K. Chris Garcia, PhD

Position: iPartner

K. Christopher Garcia, PhD is a Professor of Molecular and Cellular Physiology, and of Structural Biology at the Stanford University School of Medicine. He received his BS in Biochemistry from Tulane University, and his PhD in Biophysics from Johns Hopkins University. After two years of post-doctoral work at Genentech, Inc. under Dr. David Goeddel in the Dept. of Molecular Biology, where he learned the emerging technologies of protein engineering and recombinant protein expression, Dr. Garcia moved to a second post-doctoral fellowship at The Scripps Research Institute in the laboratory of Prof. Ian Wilson, where he succeeded in determining the first crystal structures of the T cell receptor and then its complex with peptide-MHC. In 1999, Dr. Garcia started his lab at Stanford University School of Medicine in 1999 where he
also became an Investigator in the Howard Hughes Medical Institute. Dr. Garcia was elected to the National Academy of Sciences in 2012, and the National Academy of Medicine in 2016.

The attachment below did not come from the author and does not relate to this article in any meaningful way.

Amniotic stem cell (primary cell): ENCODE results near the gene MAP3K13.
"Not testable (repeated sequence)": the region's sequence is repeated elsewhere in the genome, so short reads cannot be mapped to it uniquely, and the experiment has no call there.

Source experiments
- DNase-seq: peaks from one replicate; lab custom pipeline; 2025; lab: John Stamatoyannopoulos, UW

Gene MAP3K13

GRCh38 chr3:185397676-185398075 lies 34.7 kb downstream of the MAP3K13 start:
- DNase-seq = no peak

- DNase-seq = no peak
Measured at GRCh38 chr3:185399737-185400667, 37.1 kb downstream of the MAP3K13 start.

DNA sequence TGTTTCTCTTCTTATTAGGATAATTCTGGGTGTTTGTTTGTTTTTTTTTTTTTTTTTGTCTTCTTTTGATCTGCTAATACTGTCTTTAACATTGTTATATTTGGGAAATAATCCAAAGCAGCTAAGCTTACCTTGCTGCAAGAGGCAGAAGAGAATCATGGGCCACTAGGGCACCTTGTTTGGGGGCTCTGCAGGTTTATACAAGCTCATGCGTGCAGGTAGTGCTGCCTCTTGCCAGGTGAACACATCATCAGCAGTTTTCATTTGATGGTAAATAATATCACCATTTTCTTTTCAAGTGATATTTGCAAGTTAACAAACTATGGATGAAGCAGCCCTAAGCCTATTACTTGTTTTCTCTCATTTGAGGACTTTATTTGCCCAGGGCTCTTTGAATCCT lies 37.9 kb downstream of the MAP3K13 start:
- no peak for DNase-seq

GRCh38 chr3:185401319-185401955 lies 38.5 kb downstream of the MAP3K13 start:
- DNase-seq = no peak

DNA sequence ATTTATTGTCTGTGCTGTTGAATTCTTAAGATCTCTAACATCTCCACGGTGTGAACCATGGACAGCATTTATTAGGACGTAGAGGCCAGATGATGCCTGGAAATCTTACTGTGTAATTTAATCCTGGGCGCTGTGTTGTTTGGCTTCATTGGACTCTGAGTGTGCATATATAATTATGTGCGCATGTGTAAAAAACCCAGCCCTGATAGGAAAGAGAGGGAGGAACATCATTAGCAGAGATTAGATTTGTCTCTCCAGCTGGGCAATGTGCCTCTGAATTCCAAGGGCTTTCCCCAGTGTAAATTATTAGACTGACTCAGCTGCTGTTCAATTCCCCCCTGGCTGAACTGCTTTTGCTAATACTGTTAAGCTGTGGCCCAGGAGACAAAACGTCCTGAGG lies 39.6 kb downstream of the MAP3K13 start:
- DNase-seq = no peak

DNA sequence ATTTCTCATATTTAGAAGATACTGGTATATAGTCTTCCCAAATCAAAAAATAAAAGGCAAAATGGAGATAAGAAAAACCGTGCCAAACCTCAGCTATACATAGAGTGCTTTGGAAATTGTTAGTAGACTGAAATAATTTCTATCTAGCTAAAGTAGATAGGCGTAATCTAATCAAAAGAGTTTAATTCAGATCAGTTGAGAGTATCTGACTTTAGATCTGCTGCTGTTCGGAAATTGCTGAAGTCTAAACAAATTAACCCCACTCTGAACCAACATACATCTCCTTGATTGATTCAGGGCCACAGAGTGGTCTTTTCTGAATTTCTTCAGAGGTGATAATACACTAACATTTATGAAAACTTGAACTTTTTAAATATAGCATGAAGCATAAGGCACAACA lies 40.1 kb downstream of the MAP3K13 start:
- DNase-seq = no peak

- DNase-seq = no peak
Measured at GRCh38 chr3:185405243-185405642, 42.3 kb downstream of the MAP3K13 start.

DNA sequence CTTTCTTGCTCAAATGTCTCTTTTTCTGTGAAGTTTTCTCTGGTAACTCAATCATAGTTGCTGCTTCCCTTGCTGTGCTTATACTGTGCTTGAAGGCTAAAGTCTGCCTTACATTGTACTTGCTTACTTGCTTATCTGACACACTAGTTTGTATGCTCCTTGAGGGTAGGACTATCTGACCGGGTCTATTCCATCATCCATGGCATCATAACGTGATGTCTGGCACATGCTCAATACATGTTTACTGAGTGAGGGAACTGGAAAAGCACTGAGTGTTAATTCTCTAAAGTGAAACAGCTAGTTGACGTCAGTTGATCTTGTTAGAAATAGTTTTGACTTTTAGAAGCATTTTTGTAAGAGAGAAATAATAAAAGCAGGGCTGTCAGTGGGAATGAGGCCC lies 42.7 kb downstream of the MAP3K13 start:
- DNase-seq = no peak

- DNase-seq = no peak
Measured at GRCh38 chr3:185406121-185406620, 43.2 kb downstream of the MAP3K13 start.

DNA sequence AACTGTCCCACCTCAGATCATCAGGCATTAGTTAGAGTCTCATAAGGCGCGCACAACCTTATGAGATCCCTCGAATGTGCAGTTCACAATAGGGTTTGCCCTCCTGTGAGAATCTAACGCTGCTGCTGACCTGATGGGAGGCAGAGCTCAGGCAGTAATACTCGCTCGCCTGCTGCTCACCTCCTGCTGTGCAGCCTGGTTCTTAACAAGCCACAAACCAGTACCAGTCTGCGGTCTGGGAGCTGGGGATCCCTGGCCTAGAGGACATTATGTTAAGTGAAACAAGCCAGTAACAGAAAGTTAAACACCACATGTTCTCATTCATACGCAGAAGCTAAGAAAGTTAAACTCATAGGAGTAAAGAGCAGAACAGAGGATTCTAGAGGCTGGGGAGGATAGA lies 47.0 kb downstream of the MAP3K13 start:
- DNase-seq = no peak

Dr. Garcia’s interests reside at the cell surface, and his laboratory is investigating structural and functional aspects of cell surface receptor recognition and activation, in receptor-ligand systems with relevance to human health and disease. Structural information on receptor-ligand complexes is used to engineer variant proteins and/or surrogates to manipulate receptor signaling and cellular function, with an eye towards therapeutic applications. The receptor systems studied derive principally from the immune system (TCR/MHC, cytokines, chemokine GPCR), but additionally encompass several systems that are also important in neurobiology (Neurotrophins, Semaphorins) and development (Notch, Wnt). A focus is on “shared” pleiotropic receptors, to understand the biophysical basis by which different ligands are able to elicit unique intracellular responses and functional outcomes, and to exploit this information to engineer receptor-specific ligands Dr. Garcia has founded or co-founded several biotech companies that are attempting to clinically develop technologies from his lab, including ALXO (SIRP/CD7 antagonist), Synthekine (cytokine engineering), Surrozen (Wnt agonists), 3T (TCR antigen discovery), and Mozart (immune modulation by regulatory T cells).

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